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Tuesday, September 10, 2013

I've come to look for America: PART 1- PA is A-OKAY

"'Toss me a cigarette,
I think there's one in my raincoat.'
We smoked the last one
An hour ago.
So I looked at the scenery,
She read her magazine;
And the moon rose over and open field..."

'All come to look for America.'  I LOVE this song!  It's my favorite Simon and Garfunkel tune.  And the band Yes also does a nice version of this song.  However, I love the original.  I don't know if any cover will do it full justice. I'm in love with the concept and poetry of the original.  It has an innocence and naivety that poignantly describes the longing and pang to travel America.  And I am a road trip junkie.  I have always loved jumping in the car and just driving.  In college, I used to get in my car and purposely get lost.  I'd get out my map and find out where I was and how to get back to campus.  Or, when I lived in Massachusetts, I would get lost and discover new towns and haunts.  And the next three posts will be a series that describe my journey from PA to MO when I helped my mom move back to the Midwest from the East Coast. 

First, however, I must pardon myself for not writing a post for awhile.   As mentioned, I helped my mom moved from PA back to MO.  I was away from NYC for a total of 18 days.  My mom was working in PA for the past two years.  She lived in 'Pennsyl-tucky' because 'anything between Philadelphia and Pittsburgh is just Alabama'.  Note that this is common terminology used by residents of PA.  However, I love exploring pieces of the country that I wouldn't otherwise have reason to see.  For 4-5 days, I got to explore Harrisburg and Lancaster PA.  I got to see Amish country and the parts of PA that people easily miss.


I must say that Harrisburg has a nice urban, hip feel.  Parts of the downtown area feel a lot like Philly.  And now being a restaurant snob (having been a NYer for three years) Harrisburg has some nice restaurants. 

My recommendations are:

  •  Mangia Qui (272 North Street, is a superb restaurant which has impeccable risotto and rigatoni.  Here is a description of what my mom and I ate: bruschetta with ahi tuna, tomatoes, capers, pine nuts and raisins; risotto with fresh pea, fava bean, purple asparagus, chive, pecorino and asparagus crisp; rigatoni with asparagus, Maitaki mushrooms, parmigiano cream and white truffle oil.  Gordon Ramsey would have creamed his pants.  The food was that good. The executive chef and owner, Rosemarie 'qui qui' Musarra blends flavors of Europe and uses local, fresh farm-raised produce and meats.   So I support both the sustainability efforts and practice of using multi-culturalism in their culinary experience. 
  • Bricco (31 S. 3rd Street, which had amazing tiramisu (made with Amaretti cookie and Cointreau mascarpone).  Not only is Bricco awesome because it's hooked into the culinary school so both the chefs and waiters are in training to work at the finest restaurants.  Bricco is a collaborative partnership between the Olewine School of Culinary Arts and the Harrisburg Hotel Corporation.  Aside from that, there is also a bakery next door, Ciao!, where you can just buy the amazing deserts.  My fish was very well cooked.  The salmon had a crispy, crunchy skin and was cooked, in my eyes, to perfection.  I eat a lot of salmon, and I get bored of it easily.  I don't like it to be too slimy or flaky.  I also find that the wait staff is super professional and knowledgeable.  I don't know crap about wine, and I didn't feel insulted or spoken down to when I asked about wines.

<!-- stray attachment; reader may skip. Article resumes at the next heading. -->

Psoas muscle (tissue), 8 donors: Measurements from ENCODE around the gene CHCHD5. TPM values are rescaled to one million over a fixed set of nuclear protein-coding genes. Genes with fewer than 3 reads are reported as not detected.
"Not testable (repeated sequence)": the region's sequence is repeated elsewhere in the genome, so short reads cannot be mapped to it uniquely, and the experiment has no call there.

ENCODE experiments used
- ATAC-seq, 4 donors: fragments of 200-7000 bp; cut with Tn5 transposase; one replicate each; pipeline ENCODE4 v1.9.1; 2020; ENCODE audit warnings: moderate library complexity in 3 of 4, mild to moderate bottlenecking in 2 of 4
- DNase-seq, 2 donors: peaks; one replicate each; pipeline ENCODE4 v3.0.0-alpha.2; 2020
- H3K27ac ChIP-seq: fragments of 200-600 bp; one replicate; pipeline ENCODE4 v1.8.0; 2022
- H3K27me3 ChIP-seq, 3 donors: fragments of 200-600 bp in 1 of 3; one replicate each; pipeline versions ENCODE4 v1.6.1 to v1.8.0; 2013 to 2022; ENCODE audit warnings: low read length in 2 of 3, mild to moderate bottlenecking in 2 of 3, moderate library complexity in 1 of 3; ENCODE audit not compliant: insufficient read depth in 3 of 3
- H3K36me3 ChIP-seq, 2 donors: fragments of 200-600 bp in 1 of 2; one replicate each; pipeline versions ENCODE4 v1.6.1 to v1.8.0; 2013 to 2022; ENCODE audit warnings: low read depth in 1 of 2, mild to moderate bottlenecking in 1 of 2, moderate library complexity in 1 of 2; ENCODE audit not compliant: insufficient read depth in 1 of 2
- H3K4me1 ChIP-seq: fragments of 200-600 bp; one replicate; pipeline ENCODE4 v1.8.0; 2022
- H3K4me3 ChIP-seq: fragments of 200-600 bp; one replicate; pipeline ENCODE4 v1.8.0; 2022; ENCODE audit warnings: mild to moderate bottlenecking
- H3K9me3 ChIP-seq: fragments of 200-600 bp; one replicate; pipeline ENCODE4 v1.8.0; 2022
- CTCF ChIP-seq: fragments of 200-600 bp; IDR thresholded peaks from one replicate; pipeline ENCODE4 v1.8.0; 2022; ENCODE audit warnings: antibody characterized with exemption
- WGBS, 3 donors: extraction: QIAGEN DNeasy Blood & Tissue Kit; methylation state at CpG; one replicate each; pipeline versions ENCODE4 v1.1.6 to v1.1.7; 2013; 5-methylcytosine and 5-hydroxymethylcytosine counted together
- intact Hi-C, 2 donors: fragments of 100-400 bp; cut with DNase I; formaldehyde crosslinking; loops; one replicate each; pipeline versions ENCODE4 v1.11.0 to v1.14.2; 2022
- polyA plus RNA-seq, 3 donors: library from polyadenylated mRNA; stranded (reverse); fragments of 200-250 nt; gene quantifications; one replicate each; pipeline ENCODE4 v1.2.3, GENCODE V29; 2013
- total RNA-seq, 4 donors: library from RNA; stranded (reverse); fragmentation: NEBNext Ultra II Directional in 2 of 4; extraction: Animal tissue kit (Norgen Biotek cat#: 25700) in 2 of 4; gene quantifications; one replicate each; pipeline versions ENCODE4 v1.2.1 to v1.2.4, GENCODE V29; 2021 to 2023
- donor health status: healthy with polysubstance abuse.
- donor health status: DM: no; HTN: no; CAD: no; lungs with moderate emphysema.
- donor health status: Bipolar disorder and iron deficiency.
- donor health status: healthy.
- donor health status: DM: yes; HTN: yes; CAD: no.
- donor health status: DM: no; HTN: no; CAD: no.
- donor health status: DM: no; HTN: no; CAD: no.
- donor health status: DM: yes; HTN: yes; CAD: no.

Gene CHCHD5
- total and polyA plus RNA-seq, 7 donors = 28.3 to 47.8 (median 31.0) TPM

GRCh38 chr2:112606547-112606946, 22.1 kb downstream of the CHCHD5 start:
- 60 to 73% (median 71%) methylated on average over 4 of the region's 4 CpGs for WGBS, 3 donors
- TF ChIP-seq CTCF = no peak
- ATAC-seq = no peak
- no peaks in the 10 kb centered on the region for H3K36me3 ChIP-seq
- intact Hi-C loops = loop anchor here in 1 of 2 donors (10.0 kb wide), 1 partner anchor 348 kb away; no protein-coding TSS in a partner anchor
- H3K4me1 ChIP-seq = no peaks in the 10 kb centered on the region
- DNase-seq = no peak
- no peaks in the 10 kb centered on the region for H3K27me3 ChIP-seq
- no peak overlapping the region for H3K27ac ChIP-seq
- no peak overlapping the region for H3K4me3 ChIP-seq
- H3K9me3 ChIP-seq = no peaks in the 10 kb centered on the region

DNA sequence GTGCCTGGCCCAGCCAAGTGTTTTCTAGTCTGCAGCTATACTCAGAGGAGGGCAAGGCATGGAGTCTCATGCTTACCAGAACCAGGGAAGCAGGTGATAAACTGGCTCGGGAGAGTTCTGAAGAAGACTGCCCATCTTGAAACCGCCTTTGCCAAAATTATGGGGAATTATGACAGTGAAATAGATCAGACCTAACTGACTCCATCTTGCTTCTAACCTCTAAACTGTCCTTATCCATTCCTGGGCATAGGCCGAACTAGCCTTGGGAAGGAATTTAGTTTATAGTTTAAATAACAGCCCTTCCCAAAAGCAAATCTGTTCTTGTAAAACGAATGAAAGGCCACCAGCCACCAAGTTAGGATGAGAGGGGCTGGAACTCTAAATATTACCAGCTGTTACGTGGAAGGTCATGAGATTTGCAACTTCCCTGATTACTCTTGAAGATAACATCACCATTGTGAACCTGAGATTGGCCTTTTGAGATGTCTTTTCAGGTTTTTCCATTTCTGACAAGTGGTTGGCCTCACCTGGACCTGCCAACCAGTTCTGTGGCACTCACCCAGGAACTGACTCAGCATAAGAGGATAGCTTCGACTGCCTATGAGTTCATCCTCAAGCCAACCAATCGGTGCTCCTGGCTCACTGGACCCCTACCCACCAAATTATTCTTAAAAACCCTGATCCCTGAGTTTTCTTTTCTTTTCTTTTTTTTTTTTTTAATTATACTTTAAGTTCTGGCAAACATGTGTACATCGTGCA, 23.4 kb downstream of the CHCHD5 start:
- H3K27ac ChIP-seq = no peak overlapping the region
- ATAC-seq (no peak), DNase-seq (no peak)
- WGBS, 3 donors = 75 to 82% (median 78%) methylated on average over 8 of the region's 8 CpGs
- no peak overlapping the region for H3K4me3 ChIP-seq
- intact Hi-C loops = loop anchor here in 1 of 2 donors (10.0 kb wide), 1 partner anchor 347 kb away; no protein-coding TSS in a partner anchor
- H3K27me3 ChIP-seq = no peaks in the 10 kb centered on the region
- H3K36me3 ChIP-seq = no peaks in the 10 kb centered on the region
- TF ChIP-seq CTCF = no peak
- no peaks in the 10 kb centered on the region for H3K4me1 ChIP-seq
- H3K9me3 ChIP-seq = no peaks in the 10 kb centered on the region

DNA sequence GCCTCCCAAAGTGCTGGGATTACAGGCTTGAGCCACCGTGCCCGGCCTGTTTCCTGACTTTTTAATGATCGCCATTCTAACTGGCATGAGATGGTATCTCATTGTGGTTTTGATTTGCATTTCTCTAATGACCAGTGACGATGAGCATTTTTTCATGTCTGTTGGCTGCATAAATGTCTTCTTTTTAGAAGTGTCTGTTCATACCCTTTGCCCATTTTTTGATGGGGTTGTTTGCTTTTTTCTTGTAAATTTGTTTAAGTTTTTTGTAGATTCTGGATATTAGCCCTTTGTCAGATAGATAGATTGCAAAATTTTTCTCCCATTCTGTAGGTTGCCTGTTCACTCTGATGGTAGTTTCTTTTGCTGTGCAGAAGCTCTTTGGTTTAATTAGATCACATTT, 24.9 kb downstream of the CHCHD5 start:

Picture of the tiramisu from Bricco (made by Ciao! Bakery)

  • Home 231 (231 North Street, where I had an incredible watermelon and heirloom tomato salad and red snapper with curry and coconut sauce with a Victory Summer Love ale (a brewery in Downington, PA,  For dessert, I had an amazing limecello cheesecake from Tattooed Floozie Bakery in Elizabethtown, PA (run by two ladies,  Home 231 has fresh ingredients that they get from nearby, local farms.  Everything they get is local and this is what I love about the place. They also often have live music and the atmosphere is super chill. Plus it has a cordial staff that makes you feel at 'home'.  If I lived in Harrisburg, I'd eat here once a week.  Yes, it's that good.  I felt like I was in Brooklyn, not central PA. 
So, if you are ever in Harrisburg, PA, you must check out those three restaurants.  You don't feel like you're in 'Pennsyl-tucky'.  Like I said, it's like being in Brooklyn where foodies and food snobs rule the roost.  But note that if your pallet prefers fast food and buffets, then these restaurants aren't for you.  But, if you prefer higher quality food and wine, then you must dine at Home 231, Mangia Qui, and Bricco.  Take my word for it.  And I'm quite certain that if Gordon Ramsay, Joe Bastianich, and Graham Elliot ate at these places they'd give them rave reviews (I watch a lot of Hell's Kitchen and Master Chef).  But I know that those three gentlemen have impeccable palates and taste.  If I had the money, I'd eat at their restaurants in a heartbeat.
Another restaurant that I must write about is DJ's Taste of the 50's in Lancaster, PA.  It was voted as having the best burgers in PA.  If Food Network hasn't picked up on this place yet, I wouldn't be surprised if they did on one of their 'travel across America in a muscle car to find little hole in the wall eateries'.  My mom and I just went to Intercourse, PA (yes, it exists) where you can get all kinds of 'Amish' chachkes.  You can get Amish butter and jam, Amish hats and dolls, and even little 5 dollar pot scrubbers.  Of course there are I heart Intercourse bumper stickers and shot glasses (I may have bought a few for my friends).